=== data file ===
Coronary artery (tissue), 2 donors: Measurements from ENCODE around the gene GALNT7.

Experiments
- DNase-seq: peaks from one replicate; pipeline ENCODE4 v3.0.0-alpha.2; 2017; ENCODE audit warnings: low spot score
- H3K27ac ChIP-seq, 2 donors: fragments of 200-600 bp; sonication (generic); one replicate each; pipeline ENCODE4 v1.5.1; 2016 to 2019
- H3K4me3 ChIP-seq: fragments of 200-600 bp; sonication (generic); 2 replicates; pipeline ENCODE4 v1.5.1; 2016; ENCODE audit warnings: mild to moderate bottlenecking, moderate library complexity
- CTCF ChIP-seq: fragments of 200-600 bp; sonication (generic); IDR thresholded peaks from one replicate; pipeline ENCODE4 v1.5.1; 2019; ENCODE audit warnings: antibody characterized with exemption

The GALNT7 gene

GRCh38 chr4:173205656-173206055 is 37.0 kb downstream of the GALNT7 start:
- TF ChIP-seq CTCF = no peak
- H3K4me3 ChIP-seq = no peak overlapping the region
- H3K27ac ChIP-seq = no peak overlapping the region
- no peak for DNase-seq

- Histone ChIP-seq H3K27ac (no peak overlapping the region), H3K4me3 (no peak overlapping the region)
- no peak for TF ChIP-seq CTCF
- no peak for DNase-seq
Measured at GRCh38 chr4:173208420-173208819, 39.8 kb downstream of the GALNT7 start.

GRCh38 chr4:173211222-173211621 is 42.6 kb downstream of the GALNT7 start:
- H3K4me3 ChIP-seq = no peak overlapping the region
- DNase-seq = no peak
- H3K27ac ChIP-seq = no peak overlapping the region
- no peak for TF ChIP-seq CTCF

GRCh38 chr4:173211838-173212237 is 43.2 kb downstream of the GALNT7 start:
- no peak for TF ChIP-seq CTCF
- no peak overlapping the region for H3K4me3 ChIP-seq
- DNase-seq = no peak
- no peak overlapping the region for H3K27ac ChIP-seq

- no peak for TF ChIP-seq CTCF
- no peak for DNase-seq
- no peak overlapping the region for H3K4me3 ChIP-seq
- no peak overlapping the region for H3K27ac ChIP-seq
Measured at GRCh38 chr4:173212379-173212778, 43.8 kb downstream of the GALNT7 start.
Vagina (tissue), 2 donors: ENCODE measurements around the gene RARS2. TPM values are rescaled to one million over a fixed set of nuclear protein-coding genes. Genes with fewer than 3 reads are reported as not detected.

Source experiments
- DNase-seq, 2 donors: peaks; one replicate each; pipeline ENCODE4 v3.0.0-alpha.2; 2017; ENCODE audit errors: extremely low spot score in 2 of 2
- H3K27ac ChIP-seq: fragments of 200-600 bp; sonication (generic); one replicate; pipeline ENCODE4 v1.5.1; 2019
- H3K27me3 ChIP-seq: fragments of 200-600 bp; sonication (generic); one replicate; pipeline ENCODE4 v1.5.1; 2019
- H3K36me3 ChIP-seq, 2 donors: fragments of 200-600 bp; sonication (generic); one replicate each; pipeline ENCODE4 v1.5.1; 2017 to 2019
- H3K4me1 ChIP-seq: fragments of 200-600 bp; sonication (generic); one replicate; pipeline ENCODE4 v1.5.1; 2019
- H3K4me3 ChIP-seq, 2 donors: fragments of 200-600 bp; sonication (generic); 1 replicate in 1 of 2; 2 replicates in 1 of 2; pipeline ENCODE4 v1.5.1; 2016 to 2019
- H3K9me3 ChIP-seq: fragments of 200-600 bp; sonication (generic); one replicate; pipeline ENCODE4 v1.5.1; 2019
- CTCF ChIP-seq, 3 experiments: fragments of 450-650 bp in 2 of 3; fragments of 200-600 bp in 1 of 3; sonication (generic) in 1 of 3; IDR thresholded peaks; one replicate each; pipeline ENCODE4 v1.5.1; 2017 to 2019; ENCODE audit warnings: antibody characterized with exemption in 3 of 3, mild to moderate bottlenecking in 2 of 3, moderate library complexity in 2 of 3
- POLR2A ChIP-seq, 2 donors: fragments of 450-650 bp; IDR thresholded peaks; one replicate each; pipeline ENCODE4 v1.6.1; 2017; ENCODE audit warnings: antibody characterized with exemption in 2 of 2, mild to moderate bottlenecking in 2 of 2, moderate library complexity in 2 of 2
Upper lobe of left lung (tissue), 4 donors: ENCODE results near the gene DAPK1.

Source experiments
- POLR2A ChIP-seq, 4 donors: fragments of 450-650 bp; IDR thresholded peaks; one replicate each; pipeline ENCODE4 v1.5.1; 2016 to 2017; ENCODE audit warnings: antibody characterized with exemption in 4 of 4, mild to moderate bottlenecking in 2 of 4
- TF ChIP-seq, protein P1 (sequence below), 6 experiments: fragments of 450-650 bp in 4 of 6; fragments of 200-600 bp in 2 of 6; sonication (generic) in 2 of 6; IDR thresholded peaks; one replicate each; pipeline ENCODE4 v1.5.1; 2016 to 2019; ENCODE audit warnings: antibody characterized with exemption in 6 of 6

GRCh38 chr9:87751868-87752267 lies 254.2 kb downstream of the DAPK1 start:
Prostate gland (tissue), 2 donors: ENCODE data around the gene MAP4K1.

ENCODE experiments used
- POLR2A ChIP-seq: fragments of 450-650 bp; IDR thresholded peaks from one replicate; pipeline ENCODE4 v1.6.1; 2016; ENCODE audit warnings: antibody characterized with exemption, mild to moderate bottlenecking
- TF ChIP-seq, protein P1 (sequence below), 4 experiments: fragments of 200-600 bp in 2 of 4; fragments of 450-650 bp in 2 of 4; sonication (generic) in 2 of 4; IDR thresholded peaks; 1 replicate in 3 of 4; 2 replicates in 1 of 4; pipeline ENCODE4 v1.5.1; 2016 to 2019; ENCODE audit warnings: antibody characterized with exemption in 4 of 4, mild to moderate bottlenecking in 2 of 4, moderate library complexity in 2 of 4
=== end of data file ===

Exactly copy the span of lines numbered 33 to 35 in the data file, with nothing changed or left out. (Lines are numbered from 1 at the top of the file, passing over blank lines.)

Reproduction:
Source experiments
- DNase-seq, 2 donors: peaks; one replicate each; pipeline ENCODE4 v3.0.0-alpha.2; 2017; ENCODE audit errors: extremely low spot score in 2 of 2
- H3K27ac ChIP-seq: fragments of 200-600 bp; sonication (generic); one replicate; pipeline ENCODE4 v1.5.1; 2019